Hopefully, you made it through the tax deadline content with the results of your business income tax return. But just because April 17 is in the rear-view mirror, that doesn’t mean you should stop thinking about taxes.
It’s time to consider the current year and your financial situation with an eye to your 2012 income tax liability. Here are some tips to help you get and stayed organized:
Update your books. Business owners need to keep a contemporaneous set of books. If you use accounting software, post transactions daily so you can closely monitor your progress.
It’s easy to maintain an accurate checking account balance by paying bills through your accounting software, entering all deposit information on a regular basis and reconciling your bank accounts. It also makes it easier to check your profit or loss for the year, compare figures to previous years, and keep an eye on cash flow. And if you need to provide a current profit and loss to a lender or someone else, it will be immediately available.
Midyear review of books and tax planning. By June or July you should be considering a tax planning session with your tax pro. At the meeting you should provide a profit and loss and balance sheet, discuss your business plans for the year and comment on any business trends you are noticing that will affect your tax liability for 2012. Your tax pro should be able to work with you to find some creative ways to minimize your tax bill.
Fund a retirement plan. If you do not have one in place already, consider opening a retirement plan not only to defer income taxes, but to provide for your future. Receiving only Social Security benefits is not a viable retirement savings plan. Unless the government acts, the Social Security program is on a course to bankruptcy. For more information consult Retirement Plans for Small Business
Equipment and other capital purchases. These transactions are normally depreciated over the useful life of the asset purchased. However, Section 179 deduction in which the taxpayer is allowed to write off the entire purchase price and bonus depreciation are available to help a business owner minimize his tax liability. Check the rules and regulations in this publication: Depreciating Business Property
Adjust estimated tax payments. Perhaps when you filed your 2011 tax return you were left with a large tax liability or a large refund. Either way, you need to take a close look at how you are calculating your estimated tax payments. Remember that estimates are just that: estimates. So as the year progresses, you need to keep an eye on your bottom line and adjust your estimates accordingly. There’s nothing worse than overpaying when you could better use the funds for cash flow to keep your business alive. Well, maybe there is something worse: underpaying and ending up with a huge liability that you had not planned for.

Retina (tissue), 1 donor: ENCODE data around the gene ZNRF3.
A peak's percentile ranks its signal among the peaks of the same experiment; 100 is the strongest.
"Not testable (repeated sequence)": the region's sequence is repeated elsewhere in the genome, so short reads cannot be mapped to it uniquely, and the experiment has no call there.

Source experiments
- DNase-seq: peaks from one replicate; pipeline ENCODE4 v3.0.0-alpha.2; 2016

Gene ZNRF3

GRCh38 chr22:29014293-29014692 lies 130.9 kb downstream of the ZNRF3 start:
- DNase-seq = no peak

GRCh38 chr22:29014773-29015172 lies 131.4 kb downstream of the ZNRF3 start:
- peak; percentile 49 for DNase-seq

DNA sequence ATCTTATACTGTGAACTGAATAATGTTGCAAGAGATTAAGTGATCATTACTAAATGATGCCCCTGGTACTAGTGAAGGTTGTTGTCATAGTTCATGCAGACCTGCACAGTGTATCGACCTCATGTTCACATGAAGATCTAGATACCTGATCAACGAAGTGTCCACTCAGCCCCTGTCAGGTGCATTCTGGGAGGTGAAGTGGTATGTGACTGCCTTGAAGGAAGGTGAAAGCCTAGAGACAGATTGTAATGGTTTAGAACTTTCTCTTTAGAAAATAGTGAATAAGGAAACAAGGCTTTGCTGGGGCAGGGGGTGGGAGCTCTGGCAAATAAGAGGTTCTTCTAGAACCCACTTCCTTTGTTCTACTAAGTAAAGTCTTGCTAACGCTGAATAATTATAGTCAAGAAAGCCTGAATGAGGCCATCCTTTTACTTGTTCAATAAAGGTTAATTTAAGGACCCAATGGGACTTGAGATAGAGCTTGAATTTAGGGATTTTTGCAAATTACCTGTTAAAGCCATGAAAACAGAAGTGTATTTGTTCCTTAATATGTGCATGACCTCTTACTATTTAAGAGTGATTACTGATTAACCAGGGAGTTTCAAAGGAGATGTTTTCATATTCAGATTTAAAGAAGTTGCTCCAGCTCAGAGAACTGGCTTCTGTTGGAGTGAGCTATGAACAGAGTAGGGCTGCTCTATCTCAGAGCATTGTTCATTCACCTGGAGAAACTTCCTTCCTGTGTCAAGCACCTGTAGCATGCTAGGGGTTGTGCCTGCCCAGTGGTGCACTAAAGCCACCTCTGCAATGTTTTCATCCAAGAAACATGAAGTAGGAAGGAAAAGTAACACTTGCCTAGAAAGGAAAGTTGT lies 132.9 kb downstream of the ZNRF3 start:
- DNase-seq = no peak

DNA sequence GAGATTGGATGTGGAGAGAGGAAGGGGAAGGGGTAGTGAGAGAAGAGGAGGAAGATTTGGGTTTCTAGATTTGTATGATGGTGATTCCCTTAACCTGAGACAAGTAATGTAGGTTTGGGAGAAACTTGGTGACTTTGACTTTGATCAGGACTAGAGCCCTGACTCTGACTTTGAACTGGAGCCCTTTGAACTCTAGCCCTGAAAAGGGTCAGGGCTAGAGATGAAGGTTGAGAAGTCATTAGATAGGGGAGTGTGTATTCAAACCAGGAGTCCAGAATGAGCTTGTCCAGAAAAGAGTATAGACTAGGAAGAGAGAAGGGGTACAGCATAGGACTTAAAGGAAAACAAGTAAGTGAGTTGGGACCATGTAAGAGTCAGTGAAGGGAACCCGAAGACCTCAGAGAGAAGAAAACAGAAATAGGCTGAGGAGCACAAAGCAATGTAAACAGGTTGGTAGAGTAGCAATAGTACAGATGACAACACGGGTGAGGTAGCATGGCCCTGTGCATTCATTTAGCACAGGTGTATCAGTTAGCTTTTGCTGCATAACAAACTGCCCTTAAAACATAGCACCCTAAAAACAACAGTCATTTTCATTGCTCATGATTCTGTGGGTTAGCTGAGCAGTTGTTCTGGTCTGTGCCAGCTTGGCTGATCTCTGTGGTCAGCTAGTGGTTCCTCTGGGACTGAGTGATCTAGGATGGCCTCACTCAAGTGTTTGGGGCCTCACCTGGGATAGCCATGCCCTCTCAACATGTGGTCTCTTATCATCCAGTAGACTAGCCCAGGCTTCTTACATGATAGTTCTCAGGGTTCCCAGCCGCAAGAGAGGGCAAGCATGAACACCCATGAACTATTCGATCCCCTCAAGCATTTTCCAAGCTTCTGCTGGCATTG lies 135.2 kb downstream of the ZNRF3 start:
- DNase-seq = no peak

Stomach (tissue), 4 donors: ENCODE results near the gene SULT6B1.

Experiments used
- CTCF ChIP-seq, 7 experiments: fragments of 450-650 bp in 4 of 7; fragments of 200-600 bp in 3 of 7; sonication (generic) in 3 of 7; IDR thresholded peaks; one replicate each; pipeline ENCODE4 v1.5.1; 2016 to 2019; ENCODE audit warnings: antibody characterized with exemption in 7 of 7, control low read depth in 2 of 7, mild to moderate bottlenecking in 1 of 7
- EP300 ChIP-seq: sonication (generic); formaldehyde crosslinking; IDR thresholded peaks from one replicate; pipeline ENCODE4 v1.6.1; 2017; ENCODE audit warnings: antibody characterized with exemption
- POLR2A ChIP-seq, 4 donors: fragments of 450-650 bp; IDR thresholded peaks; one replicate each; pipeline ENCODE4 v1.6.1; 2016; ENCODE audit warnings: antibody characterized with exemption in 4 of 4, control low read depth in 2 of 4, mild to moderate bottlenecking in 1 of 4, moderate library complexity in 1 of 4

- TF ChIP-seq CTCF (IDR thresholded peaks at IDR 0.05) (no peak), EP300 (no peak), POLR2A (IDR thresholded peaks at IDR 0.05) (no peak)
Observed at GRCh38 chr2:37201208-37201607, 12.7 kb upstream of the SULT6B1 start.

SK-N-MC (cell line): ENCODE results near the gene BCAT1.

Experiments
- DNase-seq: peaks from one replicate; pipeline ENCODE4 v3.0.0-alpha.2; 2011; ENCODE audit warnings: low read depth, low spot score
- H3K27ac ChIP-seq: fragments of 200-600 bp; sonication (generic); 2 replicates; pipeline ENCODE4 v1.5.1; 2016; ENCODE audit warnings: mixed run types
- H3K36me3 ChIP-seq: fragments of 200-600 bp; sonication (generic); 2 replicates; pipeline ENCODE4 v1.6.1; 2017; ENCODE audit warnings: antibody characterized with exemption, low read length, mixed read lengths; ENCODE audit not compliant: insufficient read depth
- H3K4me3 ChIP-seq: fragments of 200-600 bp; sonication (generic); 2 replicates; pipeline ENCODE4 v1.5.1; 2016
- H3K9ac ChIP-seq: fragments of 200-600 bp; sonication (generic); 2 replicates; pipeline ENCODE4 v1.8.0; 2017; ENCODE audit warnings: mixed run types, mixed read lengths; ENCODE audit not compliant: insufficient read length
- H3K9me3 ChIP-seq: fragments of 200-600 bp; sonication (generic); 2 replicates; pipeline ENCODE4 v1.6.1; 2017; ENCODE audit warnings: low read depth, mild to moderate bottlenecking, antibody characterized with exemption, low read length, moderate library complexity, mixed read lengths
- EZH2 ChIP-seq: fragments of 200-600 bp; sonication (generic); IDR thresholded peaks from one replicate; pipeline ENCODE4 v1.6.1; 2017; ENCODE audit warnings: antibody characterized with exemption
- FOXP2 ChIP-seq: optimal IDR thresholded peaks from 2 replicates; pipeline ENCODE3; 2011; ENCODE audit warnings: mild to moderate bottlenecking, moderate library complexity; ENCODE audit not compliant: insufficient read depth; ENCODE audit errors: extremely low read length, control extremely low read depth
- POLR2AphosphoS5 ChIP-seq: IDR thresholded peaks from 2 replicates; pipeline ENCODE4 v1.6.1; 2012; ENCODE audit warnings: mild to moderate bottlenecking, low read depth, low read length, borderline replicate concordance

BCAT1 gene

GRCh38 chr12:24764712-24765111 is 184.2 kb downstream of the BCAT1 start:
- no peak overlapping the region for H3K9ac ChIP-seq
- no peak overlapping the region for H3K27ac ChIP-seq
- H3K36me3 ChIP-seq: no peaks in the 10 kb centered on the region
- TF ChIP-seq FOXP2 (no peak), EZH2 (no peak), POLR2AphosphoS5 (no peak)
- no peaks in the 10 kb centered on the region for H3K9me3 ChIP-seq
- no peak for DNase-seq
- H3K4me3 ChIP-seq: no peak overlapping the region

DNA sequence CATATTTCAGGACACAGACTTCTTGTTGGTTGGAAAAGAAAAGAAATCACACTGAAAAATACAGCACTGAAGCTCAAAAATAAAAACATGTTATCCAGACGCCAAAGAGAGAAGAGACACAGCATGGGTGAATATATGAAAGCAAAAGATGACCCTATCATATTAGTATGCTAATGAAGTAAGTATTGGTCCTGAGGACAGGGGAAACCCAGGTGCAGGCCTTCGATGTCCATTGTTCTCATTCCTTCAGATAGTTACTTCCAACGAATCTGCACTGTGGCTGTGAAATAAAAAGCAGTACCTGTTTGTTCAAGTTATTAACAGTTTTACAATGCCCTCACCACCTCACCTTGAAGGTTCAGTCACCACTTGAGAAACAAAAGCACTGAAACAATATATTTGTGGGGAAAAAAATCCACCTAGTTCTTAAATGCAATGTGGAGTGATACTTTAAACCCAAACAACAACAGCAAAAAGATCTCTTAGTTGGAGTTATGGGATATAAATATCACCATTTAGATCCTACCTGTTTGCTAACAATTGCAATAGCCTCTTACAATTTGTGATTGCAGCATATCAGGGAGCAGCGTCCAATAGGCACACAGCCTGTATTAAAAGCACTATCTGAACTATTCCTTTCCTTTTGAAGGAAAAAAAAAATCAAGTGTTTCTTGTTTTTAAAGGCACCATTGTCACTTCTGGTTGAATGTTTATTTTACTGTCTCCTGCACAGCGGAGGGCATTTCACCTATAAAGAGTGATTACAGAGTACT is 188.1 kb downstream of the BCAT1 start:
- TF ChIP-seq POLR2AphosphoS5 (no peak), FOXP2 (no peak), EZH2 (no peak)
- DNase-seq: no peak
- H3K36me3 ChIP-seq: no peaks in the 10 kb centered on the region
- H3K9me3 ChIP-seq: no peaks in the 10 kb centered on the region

Employee benefits. Employees are the backbone of a well-run business, and when a business owner adequately rewards his employees he gets loyalty and hard work in return. Not only that, the employer can enjoy a nice tax savings as well. When you add benefits like health insurance, group term life insurance, child care subsidies, and other pre-tax benefits to an employee’s pay, you save money because you are not required to pay the employer’s share of payroll taxes on this form of pay. So rather than just giving a raise to an employee, provide her with a fringe benefit that she will find useful. See Employer's Guide to Fringe Benefits for more information.
Bonnie Lee is an Enrolled Agent admitted to practice and representing taxpayers in all fifty states at all levels within the Internal Revenue Service. She is the owner of Taxpertise in Sonoma, CA and the author of Entrepreneur Press book, “Taxpertise, The Complete Book of Dirty Little Secrets and Hidden Deductions for Small Business that the IRS Doesn't Want You to Know.” Follow Bonnie Lee on Twitter at BLTaxpertise or Facebook at http://www.facebook.com/taxpertise.bonnielee
Bonnie Lee is an enrolled agent admitted to practice and representing taxpayers in all 50 states at all levels within the Internal Revenue Service. She is the owner of Taxpertise in Sonoma, Calif., and the author of Entrepreneur Press book, “Taxpertise, The Complete Book of Dirty Little Secrets and Hidden Deductions for Small Business that the IRS Doesn't Want You to Know.” Her new e-book Taxpertise for the Creative Mind Murder, Mayem, Romance, Comedy and Tax Tips for Artists of all Kinds is available at all major booksellers. Follow Bonnie Lee on Twitter and on Facebook.